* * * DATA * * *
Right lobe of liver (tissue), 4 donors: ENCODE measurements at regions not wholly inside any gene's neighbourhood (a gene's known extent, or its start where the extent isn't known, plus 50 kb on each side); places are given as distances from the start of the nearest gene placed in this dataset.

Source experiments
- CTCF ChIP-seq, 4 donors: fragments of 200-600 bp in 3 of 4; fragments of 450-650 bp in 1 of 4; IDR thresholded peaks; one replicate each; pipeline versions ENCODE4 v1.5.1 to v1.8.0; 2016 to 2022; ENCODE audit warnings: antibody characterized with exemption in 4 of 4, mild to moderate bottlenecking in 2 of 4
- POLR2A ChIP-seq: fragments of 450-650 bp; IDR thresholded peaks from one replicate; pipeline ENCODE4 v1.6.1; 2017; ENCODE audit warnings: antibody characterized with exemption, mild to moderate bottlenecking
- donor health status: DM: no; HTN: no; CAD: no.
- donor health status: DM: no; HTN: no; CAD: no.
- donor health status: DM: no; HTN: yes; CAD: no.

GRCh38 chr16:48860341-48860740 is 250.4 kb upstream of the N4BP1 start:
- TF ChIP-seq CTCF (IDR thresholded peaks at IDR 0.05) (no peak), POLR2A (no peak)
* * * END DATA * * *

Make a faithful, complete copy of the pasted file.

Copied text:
Right lobe of liver (tissue), 4 donors: ENCODE measurements at regions not wholly inside any gene's neighbourhood (a gene's known extent, or its start where the extent isn't known, plus 50 kb on each side); places are given as distances from the start of the nearest gene placed in this dataset.

Source experiments
- CTCF ChIP-seq, 4 donors: fragments of 200-600 bp in 3 of 4; fragments of 450-650 bp in 1 of 4; IDR thresholded peaks; one replicate each; pipeline versions ENCODE4 v1.5.1 to v1.8.0; 2016 to 2022; ENCODE audit warnings: antibody characterized with exemption in 4 of 4, mild to moderate bottlenecking in 2 of 4
- POLR2A ChIP-seq: fragments of 450-650 bp; IDR thresholded peaks from one replicate; pipeline ENCODE4 v1.6.1; 2017; ENCODE audit warnings: antibody characterized with exemption, mild to moderate bottlenecking
- donor health status: DM: no; HTN: no; CAD: no.
- donor health status: DM: no; HTN: no; CAD: no.
- donor health status: DM: no; HTN: yes; CAD: no.

GRCh38 chr16:48860341-48860740 is 250.4 kb upstream of the N4BP1 start:
- TF ChIP-seq CTCF (IDR thresholded peaks at IDR 0.05) (no peak), POLR2A (no peak)